What a diverse city San Francisco is - even the local bodybuilders have come out to watch the race. That's Big Steve on the left. Every day is competition day for Big Steve. Yes, Big Steve, your arms are very impressive, but it's okay to wear a shirt sometimes, you know? This is why you didn't get hired for that job at the Post Office. If you stopped posing for one second then maybe you could convince your friend in the blue trunks that he needs to work on his legs sometimes as well as his upper body. If he gains more bulk on his torso his ankles are going to snap.
Stage three looks a lot like the previous two. It looks like the next two stages as well, because Jaleco had a set vision of what San Francisco looks like and these familiar elements are reused throughout the game: there are hills, ninety-degree corners, ocean views and plenty of the city's iconic tram cars for you to crash into. You drive through some gates in this stage that imply you're entering Chinatown, but the theme is never really expended upon and things quickly settle back into the same aesthetic. Happily the game's aesthetic is one thing that I can wholeheartedly praise - there's always a lot to look at as you're barrelling down the street, with plenty of interesting pedestrians and hyper-colourful billboards (mostly for other Jaleco games) to amuse the eye. Sure, taking your eyes off the road for even a moment means you're almost certain to crash into something on San Fran's alarmingly dangerous streets, but as the developers have gone to the effort of filling the world with things to look at it would be rude not to pay attention to them.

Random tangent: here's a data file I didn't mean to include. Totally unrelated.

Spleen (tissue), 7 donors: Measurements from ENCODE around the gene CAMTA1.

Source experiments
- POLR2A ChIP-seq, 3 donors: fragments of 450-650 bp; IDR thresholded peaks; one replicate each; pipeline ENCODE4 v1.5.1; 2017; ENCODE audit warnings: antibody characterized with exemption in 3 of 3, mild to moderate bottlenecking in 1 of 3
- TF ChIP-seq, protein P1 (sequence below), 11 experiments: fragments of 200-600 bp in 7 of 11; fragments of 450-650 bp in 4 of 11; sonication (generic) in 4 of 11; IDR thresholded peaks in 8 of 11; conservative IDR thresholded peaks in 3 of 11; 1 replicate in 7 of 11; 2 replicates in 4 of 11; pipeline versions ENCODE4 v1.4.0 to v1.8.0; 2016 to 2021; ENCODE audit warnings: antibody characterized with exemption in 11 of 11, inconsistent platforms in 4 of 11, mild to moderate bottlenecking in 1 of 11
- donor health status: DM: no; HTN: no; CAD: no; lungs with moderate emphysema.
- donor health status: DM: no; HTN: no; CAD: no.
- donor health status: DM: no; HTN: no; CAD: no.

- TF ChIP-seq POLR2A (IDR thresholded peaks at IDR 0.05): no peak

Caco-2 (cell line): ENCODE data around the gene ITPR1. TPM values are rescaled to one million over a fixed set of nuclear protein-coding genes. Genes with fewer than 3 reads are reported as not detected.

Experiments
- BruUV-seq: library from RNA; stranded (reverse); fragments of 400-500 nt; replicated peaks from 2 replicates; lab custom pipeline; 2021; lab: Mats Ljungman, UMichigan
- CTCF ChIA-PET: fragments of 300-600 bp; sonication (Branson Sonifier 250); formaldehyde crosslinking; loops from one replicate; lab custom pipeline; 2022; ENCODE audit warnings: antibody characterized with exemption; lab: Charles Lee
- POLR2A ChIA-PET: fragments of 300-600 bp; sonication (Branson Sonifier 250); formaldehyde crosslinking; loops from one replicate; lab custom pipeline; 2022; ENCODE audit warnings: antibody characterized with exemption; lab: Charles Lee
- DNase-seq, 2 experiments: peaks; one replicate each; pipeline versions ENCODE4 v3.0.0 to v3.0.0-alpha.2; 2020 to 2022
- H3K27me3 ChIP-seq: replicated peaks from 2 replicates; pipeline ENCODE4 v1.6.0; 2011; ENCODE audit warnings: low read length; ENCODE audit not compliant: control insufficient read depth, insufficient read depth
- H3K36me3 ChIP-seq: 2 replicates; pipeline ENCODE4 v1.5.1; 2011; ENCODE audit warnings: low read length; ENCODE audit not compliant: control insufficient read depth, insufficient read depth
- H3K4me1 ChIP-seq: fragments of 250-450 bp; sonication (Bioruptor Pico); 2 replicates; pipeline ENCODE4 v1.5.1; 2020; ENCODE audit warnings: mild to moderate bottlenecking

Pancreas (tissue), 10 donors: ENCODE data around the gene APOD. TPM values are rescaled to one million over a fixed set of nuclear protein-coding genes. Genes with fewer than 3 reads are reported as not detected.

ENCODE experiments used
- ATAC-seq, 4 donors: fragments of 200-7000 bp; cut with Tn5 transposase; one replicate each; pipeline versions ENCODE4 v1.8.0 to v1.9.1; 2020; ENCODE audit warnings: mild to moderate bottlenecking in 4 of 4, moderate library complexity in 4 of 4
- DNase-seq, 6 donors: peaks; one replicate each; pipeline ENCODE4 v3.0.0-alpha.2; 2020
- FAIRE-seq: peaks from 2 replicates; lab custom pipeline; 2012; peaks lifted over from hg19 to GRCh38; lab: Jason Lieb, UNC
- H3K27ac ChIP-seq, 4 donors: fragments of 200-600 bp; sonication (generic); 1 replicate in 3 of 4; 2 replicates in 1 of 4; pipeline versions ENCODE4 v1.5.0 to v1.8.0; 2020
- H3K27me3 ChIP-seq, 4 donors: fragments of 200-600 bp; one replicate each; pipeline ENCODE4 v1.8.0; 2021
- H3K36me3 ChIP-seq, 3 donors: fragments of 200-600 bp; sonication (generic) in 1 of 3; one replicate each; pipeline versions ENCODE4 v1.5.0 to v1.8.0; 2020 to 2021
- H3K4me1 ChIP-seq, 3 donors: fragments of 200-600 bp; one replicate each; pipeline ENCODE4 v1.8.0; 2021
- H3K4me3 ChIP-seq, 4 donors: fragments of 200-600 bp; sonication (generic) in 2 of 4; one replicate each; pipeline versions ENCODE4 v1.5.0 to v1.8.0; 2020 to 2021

Things like this woman, the owner of the least jolly balloons I have ever seen. Quite what special occasion she's planning to attend bearing flat, grey balloons with a sickly pink stripe across them - a clown's funeral, perhaps - but I bet it's going to be a laugh riot. That'a Jaleco-brand balloons, ladies and gentlemen - functionally acceptable but ultimately disappointing.
"Diane, 11:30 AM, February 24th. I have somehow found myself in a cross-city police race. Amazing! I'm not sure how this is going to help me catch Laura Palmer's killer, but I'll give it my best shot."
Here is a billboard of an old man. Hello, mysterious old man. If you have information regarding the identity of this old man, then please let me know. At a guess, I'd say it's someone involved with the American distribution of Cisco Heat, but I can't check the game's credits for anyone called "LB" because it doesn't have any.